Chapter 12 Guide
1. Harford Convention- In Hartford, Connecticut in 1814, Massachusetts, Connecticut, Vermont, Rhode Island, and New Hampshire held a convention to discuss the War of 1812 (they all opposed the war because it didn’t benefit them). In the end, they agreed that they wanted to change the Constitution: a 2/3 vote required by Congress to declare war, establish an embargo, and admit new states to the nation (they didn’t want to grow).
2. Treaty of Ghent- The Treaty of Ghent was actually signed before the Battle of New Orleans on December 24, 1814 because many people knew that Andrew Jackson was going to win that battle. This was used as an “armistice” in order to stop fighting between the U.S. and Britain. As a result of the war, there were no changes in territory, property, or borders. Russian then offered to be a mediator, considering John Quincy Adams is the minister. The Treat of Ghent ended the War of 1812.
3. Battle of Horseshoe Bend- In the Battle of Horseshoe Bend, Andrew Jackson proved to be a successful general. It was Jackson against the Creek Indians (“Red Sticks”). They tried to stay neutral, but wanted to fight westward expansion. In the end, the Battle of Horseshoe Bend ended the Creek War, resulted in Jackson moving the Cherokees to Oklahoma, and the settlement of both Georgia and Alabama.
4. Francis Scott Key- During the War of 1812, the Star-Spangled Banner was written by Francis Scott Key as he watched the battle between Britain and the U.S. take place at Fort McHenry. At the time, Key had boarded a British ship to release Dr. William Banes, but he was captured, so he couldn’t warn the Americans. What inspired him to write the poem was that the American flag was still waving proudly at Fort McHenry even while the war was going on.
5. The Prophet- Prophet, known as Tenskwatawa, was the brother of Tecumseh. There plan was to prevent the whites from settling further in the west. He was defeated at the Battle of Tippacanoe after William Henry Harrison was sent as general. His plan (along with other war hawks) was to get rid of the Indians in order to settle and grow as a nation.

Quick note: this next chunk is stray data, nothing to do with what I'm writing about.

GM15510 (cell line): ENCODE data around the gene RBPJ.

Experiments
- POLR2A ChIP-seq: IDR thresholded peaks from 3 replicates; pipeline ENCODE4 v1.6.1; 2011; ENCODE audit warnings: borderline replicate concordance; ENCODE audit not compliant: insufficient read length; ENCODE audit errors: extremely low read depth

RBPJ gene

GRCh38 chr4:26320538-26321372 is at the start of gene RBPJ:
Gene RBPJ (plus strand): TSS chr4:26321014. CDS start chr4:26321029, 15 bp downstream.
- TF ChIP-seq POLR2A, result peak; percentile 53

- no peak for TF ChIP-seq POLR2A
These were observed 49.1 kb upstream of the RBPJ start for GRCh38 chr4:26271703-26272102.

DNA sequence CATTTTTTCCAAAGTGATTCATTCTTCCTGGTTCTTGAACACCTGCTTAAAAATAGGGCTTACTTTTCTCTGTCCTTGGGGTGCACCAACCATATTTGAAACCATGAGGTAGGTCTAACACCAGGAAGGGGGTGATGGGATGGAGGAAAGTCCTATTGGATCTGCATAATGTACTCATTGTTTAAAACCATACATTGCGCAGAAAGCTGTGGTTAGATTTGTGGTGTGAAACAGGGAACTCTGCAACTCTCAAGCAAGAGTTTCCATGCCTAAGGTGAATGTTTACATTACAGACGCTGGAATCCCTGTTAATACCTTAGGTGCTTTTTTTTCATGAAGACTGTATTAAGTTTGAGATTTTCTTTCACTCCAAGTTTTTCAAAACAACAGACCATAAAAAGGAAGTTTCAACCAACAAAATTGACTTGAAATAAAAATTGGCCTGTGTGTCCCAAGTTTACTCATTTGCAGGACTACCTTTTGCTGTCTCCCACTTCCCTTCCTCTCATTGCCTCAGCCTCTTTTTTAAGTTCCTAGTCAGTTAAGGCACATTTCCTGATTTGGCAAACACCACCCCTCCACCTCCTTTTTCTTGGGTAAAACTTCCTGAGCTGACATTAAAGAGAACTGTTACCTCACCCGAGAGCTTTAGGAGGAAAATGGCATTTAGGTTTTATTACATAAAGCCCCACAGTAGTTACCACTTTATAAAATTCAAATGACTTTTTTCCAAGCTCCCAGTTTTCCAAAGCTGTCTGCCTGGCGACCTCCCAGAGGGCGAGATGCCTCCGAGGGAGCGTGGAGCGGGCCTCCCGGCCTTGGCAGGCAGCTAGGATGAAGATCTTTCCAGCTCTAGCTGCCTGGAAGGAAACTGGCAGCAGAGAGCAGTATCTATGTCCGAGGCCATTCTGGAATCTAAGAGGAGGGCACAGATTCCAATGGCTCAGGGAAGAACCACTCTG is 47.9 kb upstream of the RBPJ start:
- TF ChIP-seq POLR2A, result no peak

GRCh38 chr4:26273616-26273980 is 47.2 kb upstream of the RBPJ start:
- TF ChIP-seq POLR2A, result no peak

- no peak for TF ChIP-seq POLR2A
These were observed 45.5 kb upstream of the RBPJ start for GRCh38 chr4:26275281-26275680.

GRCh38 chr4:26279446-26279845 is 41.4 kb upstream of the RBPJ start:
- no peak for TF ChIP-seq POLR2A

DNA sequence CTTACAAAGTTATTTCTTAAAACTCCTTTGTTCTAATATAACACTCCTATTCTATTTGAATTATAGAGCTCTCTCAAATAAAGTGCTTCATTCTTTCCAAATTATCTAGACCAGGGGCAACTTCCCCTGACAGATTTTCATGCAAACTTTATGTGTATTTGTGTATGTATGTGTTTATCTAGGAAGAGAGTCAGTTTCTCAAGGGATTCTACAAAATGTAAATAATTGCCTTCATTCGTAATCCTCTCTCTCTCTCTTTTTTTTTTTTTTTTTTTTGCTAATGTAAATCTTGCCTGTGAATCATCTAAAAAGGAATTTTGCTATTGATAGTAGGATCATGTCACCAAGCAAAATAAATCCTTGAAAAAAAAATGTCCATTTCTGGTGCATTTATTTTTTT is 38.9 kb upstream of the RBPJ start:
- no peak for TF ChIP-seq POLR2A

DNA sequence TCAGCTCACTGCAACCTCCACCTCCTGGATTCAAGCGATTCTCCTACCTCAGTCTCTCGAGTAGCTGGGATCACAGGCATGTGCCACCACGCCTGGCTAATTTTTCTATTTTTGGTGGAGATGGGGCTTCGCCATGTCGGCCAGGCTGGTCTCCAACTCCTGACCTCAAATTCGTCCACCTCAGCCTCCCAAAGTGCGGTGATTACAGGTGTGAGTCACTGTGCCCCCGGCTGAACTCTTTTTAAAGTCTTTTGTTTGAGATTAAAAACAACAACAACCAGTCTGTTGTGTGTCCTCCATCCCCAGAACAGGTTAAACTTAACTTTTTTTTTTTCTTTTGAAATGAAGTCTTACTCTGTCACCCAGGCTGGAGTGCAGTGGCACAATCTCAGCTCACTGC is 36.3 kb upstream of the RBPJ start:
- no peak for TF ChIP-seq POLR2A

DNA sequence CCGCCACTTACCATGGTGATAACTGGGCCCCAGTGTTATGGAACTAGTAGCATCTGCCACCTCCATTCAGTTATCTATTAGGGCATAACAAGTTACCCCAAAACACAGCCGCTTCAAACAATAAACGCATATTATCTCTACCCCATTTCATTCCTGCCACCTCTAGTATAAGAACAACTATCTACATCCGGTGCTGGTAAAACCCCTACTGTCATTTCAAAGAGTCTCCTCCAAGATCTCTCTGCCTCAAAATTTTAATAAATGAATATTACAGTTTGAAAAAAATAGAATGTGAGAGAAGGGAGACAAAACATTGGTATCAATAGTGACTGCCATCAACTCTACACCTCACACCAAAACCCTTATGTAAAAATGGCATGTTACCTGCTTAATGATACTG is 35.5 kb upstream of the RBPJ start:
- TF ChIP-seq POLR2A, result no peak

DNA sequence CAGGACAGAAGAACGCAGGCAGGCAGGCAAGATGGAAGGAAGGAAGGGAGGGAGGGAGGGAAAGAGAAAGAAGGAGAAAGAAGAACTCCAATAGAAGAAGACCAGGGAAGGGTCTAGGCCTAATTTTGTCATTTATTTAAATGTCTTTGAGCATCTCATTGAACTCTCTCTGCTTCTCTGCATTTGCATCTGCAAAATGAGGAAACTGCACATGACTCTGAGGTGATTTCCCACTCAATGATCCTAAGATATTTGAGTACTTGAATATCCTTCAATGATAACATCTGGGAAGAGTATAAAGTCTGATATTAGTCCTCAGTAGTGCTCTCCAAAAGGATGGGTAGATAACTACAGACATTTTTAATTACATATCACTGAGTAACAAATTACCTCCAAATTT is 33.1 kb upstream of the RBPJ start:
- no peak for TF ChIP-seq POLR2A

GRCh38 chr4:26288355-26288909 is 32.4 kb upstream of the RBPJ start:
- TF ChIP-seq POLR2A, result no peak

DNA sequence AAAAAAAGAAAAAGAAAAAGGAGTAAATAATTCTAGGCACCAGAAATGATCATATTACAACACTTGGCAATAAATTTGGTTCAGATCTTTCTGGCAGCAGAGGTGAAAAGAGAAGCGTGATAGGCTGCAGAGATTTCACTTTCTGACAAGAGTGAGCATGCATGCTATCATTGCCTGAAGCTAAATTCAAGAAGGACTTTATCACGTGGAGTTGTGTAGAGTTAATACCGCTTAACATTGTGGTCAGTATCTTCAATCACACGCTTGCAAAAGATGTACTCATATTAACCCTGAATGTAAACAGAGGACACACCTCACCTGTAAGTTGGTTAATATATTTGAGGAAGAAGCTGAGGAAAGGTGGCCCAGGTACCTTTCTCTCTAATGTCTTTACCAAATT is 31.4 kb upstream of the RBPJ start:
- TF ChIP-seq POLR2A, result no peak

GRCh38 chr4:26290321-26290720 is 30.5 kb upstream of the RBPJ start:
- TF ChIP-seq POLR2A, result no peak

6. Tecumseh- Tecumseh was the brother of Tenskwatawa, also known as “Prophet”. He wanted to establish a confederacy in order to stop the whites from moving west. He hated the whites because they kept taking the Indians’ land. He did agree that the settlers could only settle in their territory if all Indians agreed to it.
7. Henry Clay- Henry Clay was one of the three most important people during the “Era of Good Feelings”. His main representation for the west was for expansion. His biggest accomplishment was the American System which established a new national bank (2nd Bank of the U.S.), a protective tariff to buy only American goods, and internal improvements (transportation by roads and canals).
8. Macon’s Bill No. 2- In 1810, Congress passed Macon’s Bill No. 2. This bill stated that if either Britain or France got rid of their commercial restrictions, the U.S. would cancel trade with the other nation. James Madison didn’t like this because he believed it made other nations think we couldn’t survive without Britain or France.
9. Andrew Jackson- Andrew Jackson was the most important general during the War of 1812, as a result of the victory at the Battle of New Orleans. He also traveled to Florida where he killed two Indian chiefs and two British subjects. This resulted in the Florida Purchase Treaty which gave the U.S. the state of Florida (with help from John Quincy Adams).
10. John Quincy Adams- John Quincy Adams was a major contributor to the Treaty of Ghent and the ceding of Florida from Spain. He planned the Treaty of Ghent and after Andrew Jackson had killed the Indians and British subjects, convinced many people not to punish Jackson. Adams also helped to plan and draft the Monroe Doctrine.
11. Sectionalism- Sectionalism is a particular interest to one section of the nation. This mostly